In terms of current trading cycling has been the outperformer, year to date like for like revenues rising 59.1%, while motoring declining 28.6%, a marked improvement on the 45.4% decline seen at the start, as the sector there returned to growth due to the increase in car journeys, prompting increased sales in batteries, bulbs, and wiper blades, while staycations saw higher sales of roof boxes and roof racks as people holidayed at home.  

As a result, profits are now expected to come in well ahead of the expectations of only a few weeks ago, surpassing its scenario three estimate of July, coming in at £35m-£40m for the first half. While this is much better than expected, management appear to be managing expectations saying that the outlook still remains too uncertain to be confident about the rest of the year. Its also unlikely with the weather getting colder and wetter, that bicycle sales will be anywhere near as strong as they were in the first part of the year.   

In July, soft drinks and tonic maker Fevertree announced it had seen a solid start to the year. Off trade sales for the 12-week period to June 12th saw a 34% increase year on year, as alcohol consumption amongst consumers went up during lockdown, with the US showing a particularly strong performance. On trade sales were weaker as a result of the various lockdowns closing bars and other licensed premises. This appears to be reflected in today’s first half revenues, which have seen a decline of 11% at £104.2m, and pre-tax profits falling 38% to £21.7m, sending the shares sharply lower. Management appear to be more confident about H2, raising the interim dividend to 5.41p from 5.2p, despite gross margins slipping from 51.9% to 46.8%.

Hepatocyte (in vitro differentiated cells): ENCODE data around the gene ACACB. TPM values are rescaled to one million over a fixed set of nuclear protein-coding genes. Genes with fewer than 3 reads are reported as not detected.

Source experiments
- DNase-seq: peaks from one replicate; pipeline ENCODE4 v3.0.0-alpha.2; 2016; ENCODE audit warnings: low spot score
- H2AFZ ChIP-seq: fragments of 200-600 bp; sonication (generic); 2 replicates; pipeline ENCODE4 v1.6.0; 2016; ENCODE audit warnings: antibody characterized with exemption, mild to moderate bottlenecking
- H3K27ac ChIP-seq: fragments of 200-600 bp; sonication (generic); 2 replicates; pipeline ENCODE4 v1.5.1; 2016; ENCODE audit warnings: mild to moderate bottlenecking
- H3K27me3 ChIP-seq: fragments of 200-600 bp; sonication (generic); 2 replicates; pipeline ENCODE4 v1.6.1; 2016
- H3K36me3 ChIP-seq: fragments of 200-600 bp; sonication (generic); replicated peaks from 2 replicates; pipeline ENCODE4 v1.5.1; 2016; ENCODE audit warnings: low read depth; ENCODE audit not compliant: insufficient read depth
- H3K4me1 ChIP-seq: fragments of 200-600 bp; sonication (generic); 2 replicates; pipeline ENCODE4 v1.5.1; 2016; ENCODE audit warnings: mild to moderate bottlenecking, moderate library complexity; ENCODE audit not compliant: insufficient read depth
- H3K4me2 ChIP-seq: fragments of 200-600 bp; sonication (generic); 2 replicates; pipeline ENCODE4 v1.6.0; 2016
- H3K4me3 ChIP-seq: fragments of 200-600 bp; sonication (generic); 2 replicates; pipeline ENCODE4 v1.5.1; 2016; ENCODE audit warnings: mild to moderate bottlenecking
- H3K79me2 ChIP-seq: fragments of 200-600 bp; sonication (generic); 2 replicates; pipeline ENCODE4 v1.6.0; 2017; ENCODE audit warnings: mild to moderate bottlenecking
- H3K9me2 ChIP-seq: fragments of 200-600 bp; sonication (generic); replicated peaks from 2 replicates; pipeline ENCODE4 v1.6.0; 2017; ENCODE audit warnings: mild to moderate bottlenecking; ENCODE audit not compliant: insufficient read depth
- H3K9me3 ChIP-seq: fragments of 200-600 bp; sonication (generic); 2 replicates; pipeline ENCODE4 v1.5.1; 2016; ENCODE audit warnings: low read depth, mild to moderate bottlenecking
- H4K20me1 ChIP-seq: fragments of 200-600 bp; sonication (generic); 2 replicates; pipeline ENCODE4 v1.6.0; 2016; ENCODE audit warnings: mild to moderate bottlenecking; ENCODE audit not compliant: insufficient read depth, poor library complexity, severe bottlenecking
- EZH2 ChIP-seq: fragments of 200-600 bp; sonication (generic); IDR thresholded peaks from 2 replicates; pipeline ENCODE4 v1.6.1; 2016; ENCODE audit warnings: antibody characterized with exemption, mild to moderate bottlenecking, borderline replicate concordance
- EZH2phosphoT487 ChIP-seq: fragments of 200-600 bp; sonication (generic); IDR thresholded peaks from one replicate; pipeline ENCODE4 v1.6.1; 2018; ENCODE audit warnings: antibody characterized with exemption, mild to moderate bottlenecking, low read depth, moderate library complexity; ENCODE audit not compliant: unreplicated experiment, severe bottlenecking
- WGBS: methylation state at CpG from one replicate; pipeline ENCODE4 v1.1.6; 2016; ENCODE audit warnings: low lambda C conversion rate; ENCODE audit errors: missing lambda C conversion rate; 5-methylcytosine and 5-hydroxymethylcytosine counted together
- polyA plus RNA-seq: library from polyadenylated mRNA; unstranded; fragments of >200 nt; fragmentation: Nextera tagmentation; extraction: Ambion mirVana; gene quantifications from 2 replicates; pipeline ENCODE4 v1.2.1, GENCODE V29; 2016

The company also announced the acquisition of Global Drinks Partnership, its sales agent in Germany for €2.6m. In this morning’s first half numbers the company has said it expects full year revenue to come in between £235m and £243m

Meggitt, a key supplier to the aerospace and defence industry has seen its shares rise in early trading despite falling to a first half pre-tax loss of £368m, as the impact of the pandemic on its civil aerospace business continues to weigh on its finances with various impairments and write downs of £401.8m acting as a drag on the overall numbers.

On the revenue front civil aerospace fell 27%, while defence revenue grew by 7%. The company says it is on track to deliver £400m to £450m in cost savings for the full year with the planned 15% reduction in its global workforce largely complete.